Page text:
Sunday, December 7, 2008

Not machines, but not nothing, either

One of the frustrating features of the literature on party organizations is the tendency to divide the country into areas that have political machines and areas that are disorganized. From my own field research, I know that there are other forms of political organization out there. They may not be classic Tammany-style machines, but they're not anarchy, either. But there haven't been many efforts to examine these organizations and figure out what they do to control politics. (Ehrenhalt does a nice job showing different kinds of organizations in different cities, but doesn't really offer any sort of theoretical explanation of why one type of system would exist some place but not in others.)

Jessica Trounstine's new book, Political Monopolies in American Cities (Chicago), makes a really nice contribution to the parties literature by helping to fill in this hole in our understanding. She compares classic machines like that of Richard Daley in Chicago with "reform" organizations that have run cities like San Jose and San Antonio. She shows that reform and machine politics are really just two sides of the same coin. Both are forms of political monopoly -- they control access to power in their cities and use tools of electoral bias (e.g.: the systematic disenfranchisement of groups of citizens potentially hostile to the regime) to perpetuate their rule.

Reform coalitions are a bit different from classic machines, though. Reformers usually have the explicit support of the business community while machines are usually backed by working class groups; reform supporters are often of native white Protestant stock while machines are kept in office by a hodgepodge of ethnic and racial minorities, etc.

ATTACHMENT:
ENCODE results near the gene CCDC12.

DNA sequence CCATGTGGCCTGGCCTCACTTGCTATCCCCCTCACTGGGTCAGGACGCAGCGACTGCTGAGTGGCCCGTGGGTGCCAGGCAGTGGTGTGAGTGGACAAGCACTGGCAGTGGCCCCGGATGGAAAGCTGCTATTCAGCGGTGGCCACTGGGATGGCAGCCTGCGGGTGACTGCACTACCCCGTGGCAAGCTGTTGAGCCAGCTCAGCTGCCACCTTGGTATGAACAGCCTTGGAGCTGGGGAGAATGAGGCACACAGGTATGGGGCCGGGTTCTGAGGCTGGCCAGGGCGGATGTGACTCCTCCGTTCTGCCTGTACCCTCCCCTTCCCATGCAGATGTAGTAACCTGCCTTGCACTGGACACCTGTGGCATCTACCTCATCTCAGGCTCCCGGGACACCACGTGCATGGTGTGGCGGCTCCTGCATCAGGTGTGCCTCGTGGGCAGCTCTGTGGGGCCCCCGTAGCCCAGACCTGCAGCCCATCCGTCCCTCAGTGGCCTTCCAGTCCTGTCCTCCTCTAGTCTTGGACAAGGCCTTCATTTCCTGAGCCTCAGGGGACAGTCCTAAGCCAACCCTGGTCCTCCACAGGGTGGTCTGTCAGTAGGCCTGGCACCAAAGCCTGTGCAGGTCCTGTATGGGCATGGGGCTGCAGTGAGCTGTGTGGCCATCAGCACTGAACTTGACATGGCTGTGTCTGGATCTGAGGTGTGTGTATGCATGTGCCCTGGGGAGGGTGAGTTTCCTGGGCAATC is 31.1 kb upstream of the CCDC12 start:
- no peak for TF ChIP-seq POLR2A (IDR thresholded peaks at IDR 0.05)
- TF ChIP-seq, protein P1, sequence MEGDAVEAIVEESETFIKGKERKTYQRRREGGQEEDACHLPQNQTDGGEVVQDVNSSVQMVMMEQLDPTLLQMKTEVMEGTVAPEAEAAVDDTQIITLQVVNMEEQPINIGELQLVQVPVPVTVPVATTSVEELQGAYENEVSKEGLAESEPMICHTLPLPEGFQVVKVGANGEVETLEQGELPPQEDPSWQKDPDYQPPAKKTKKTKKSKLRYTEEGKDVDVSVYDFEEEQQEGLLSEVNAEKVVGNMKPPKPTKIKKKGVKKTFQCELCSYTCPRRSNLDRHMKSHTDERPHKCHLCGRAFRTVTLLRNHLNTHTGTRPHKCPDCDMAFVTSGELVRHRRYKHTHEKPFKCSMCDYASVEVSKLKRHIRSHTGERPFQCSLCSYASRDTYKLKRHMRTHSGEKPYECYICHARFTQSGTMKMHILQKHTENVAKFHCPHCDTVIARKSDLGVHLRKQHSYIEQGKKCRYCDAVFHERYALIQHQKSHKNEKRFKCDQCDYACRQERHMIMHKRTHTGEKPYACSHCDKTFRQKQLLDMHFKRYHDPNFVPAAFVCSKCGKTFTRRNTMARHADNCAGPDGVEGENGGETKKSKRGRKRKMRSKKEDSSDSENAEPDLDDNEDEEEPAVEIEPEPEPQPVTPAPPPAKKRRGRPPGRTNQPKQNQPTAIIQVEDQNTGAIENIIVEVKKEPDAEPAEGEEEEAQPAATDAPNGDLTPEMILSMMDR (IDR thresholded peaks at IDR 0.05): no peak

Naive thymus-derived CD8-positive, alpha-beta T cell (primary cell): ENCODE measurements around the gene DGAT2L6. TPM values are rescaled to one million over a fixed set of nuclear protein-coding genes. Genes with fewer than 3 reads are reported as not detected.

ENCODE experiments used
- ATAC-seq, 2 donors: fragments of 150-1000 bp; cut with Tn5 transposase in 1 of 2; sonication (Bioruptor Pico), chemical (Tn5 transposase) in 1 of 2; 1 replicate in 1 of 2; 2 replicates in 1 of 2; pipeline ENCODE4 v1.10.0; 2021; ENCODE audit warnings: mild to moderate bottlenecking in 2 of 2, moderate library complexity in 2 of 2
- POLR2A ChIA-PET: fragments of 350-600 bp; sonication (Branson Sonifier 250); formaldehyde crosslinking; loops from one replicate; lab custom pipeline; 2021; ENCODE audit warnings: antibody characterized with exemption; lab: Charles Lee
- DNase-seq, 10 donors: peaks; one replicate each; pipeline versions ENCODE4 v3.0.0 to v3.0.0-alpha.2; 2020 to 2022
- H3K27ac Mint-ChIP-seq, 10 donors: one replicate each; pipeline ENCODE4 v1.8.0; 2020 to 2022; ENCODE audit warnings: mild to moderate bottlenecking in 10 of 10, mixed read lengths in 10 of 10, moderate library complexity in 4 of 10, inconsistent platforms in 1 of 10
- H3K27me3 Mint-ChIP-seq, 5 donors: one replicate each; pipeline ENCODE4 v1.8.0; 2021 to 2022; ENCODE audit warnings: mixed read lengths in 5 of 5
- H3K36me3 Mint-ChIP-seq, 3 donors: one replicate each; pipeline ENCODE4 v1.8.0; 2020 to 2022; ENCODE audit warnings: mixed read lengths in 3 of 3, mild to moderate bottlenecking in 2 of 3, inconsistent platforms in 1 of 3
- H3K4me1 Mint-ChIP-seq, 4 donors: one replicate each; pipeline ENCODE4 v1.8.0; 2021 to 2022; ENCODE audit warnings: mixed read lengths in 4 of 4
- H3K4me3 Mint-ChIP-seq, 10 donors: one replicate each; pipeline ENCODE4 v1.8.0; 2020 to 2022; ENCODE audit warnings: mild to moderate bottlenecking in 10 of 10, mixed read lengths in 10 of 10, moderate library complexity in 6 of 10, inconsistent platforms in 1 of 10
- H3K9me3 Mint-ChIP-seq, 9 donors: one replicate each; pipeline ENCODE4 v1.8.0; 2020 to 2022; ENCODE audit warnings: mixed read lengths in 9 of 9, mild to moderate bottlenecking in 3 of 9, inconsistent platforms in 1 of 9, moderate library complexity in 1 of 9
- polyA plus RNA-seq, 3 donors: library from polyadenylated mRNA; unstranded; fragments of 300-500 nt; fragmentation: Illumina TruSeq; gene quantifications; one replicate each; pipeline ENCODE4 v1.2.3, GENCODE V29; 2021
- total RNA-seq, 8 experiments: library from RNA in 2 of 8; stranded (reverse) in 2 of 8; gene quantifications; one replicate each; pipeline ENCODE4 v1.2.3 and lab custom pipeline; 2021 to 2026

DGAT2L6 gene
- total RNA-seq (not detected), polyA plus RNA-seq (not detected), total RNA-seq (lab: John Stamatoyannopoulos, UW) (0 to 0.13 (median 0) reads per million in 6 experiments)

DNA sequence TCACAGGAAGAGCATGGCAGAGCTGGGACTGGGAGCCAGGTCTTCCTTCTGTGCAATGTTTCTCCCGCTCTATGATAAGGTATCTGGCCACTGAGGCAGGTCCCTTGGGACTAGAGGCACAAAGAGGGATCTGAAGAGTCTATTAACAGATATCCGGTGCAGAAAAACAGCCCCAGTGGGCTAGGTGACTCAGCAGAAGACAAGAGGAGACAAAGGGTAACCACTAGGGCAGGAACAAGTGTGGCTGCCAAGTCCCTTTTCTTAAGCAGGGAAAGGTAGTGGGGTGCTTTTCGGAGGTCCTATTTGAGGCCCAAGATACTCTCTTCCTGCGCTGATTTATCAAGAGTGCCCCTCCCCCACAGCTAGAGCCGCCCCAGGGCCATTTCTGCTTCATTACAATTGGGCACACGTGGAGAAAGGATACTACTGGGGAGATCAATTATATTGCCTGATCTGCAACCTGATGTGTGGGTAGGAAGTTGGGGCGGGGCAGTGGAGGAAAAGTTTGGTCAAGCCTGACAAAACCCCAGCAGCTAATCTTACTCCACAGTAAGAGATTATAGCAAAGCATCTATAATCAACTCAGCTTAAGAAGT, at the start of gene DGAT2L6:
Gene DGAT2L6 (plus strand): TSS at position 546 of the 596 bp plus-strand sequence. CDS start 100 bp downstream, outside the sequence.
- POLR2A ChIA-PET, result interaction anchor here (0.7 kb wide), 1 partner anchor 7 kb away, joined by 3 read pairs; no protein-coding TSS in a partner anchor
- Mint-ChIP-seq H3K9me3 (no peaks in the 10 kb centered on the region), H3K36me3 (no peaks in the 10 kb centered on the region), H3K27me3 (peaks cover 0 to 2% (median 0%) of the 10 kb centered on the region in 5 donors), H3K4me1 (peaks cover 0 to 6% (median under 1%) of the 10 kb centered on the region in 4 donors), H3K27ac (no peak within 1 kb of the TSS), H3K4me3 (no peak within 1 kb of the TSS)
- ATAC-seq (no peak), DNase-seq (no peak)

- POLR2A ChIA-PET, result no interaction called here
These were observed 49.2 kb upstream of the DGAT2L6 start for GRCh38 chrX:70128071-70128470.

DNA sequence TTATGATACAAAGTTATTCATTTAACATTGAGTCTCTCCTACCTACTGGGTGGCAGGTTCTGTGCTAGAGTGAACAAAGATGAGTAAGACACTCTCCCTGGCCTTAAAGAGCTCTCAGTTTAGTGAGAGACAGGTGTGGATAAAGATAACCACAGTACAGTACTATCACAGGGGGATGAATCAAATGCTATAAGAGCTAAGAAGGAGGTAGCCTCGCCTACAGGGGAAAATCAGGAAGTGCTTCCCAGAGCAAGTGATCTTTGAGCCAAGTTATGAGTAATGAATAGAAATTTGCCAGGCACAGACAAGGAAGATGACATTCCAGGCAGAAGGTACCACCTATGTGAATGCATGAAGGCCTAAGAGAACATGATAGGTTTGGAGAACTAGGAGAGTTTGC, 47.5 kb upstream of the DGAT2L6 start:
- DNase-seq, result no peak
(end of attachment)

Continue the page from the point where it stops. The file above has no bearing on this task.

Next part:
But what these groups have in common is a similar life cycle. When they first come to power, it is usually by legitimate means, advocating for some segment of the population that feels underserved by the the government and winning over a majority of voters. Organizations often turn to anti-democratic tools to preserve their power once in office. (In an interesting finding, Trounstine shows that party machinery is more likely to emerge not when immigrants are flooding into a city, but when they stop doing so; the machine needs to limit challenges to its rule if it can't count on a steady immigrant vote.) That's when the monopoly organization starts channelling government benefits to just a few core groups and limiting the ability of other groups to participate in voting or otherwise influence government.

While the monopolies under study in the book thrive for decades, they all eventually die. Trounstine's chapter on the death of organizations is quite fascinating. Often, these organizations simply can't adapt to some new exogenous shock -- such as the Voting Rights Act or the Shakman rulings -- that make it harder to disenfranchise voters or to hire and fire city employees based on political allegiance. Sometimes, the very fact that these groups are so insulated from political opposition means that they don't see strong public resistance rising until it's too late.

This is a rich book for party scholars, and would make for great discussion in a graduate level class on parties or local government. The book is certainly accessible for upper division undergrads, as well -- I plan to discuss some of it with my parties class next quarter.

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